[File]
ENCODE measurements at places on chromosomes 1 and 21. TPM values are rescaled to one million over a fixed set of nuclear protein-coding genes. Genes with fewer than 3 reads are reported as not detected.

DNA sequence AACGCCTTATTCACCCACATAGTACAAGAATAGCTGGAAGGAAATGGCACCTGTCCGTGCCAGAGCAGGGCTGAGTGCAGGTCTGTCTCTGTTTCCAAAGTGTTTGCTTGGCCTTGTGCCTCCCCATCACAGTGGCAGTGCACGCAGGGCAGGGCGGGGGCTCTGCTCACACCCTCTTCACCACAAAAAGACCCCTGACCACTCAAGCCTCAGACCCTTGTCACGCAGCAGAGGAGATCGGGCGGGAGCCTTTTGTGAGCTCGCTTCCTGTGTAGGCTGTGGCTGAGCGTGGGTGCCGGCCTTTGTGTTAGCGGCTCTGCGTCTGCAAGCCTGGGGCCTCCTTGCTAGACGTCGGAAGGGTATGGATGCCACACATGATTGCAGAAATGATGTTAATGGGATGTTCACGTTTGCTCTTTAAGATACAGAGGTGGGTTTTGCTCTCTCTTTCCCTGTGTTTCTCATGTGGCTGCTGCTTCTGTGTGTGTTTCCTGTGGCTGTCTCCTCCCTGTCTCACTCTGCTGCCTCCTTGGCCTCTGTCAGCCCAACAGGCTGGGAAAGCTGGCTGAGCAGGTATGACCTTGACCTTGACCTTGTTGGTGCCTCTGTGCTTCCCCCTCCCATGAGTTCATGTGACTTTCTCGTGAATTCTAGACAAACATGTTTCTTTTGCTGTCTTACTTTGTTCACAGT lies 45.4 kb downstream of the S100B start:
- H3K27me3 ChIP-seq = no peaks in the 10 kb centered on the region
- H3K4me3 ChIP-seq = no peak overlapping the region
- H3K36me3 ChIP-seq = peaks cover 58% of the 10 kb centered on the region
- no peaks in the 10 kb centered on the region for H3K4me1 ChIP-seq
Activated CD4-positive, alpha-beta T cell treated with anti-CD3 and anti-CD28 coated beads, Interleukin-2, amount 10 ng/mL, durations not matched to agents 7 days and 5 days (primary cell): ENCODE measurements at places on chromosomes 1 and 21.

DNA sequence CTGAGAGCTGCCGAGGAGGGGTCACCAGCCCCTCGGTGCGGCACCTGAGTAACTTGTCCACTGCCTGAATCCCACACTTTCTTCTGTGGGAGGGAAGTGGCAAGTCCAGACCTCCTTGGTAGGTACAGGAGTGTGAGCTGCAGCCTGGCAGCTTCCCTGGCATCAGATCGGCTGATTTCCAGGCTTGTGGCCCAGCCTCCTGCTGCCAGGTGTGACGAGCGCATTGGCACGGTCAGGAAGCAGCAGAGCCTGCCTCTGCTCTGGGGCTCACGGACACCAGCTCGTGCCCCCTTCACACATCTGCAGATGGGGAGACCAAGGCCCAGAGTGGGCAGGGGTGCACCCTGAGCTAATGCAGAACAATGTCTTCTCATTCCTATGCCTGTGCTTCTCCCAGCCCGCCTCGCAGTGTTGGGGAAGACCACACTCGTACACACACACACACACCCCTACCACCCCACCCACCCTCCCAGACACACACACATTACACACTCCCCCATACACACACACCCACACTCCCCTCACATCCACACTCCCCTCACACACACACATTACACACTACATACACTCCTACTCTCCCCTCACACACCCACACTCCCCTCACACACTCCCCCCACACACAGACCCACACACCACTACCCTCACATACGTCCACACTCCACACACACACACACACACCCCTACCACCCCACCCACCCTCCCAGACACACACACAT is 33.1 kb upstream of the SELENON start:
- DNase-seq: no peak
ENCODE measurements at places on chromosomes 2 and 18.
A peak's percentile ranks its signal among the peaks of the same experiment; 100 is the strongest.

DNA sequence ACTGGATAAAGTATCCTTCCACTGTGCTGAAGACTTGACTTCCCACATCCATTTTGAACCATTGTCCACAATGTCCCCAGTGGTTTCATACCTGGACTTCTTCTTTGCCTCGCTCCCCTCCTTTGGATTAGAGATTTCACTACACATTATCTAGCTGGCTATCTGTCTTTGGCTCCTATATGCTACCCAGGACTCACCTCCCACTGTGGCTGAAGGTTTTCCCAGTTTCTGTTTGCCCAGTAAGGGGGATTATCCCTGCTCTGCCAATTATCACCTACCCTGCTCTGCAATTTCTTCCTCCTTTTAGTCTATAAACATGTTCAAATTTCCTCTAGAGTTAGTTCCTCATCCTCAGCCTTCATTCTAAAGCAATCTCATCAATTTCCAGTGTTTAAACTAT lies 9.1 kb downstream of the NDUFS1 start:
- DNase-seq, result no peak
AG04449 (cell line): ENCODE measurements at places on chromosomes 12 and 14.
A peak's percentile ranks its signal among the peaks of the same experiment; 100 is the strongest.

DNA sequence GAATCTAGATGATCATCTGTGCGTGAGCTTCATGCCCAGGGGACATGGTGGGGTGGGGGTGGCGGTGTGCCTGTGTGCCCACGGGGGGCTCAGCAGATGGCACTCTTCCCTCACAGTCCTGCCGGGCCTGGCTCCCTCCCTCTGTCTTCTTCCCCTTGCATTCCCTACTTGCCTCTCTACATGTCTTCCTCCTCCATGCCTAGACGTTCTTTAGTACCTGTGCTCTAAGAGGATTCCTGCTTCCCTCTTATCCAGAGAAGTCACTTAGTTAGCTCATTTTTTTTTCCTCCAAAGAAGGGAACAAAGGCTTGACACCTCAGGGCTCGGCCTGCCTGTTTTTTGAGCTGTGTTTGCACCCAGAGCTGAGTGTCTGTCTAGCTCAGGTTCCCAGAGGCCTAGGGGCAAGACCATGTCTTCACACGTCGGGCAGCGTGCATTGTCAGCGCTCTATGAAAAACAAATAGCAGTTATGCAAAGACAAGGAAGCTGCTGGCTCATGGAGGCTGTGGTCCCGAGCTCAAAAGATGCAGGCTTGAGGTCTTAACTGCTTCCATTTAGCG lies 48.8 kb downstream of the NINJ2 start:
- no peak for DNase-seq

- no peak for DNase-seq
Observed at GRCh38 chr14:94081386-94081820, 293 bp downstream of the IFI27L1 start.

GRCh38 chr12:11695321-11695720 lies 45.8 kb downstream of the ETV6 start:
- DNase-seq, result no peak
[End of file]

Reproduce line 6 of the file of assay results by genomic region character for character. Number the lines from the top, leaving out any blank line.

- no peaks in the 10 kb centered on the region for H3K4me1 ChIP-seq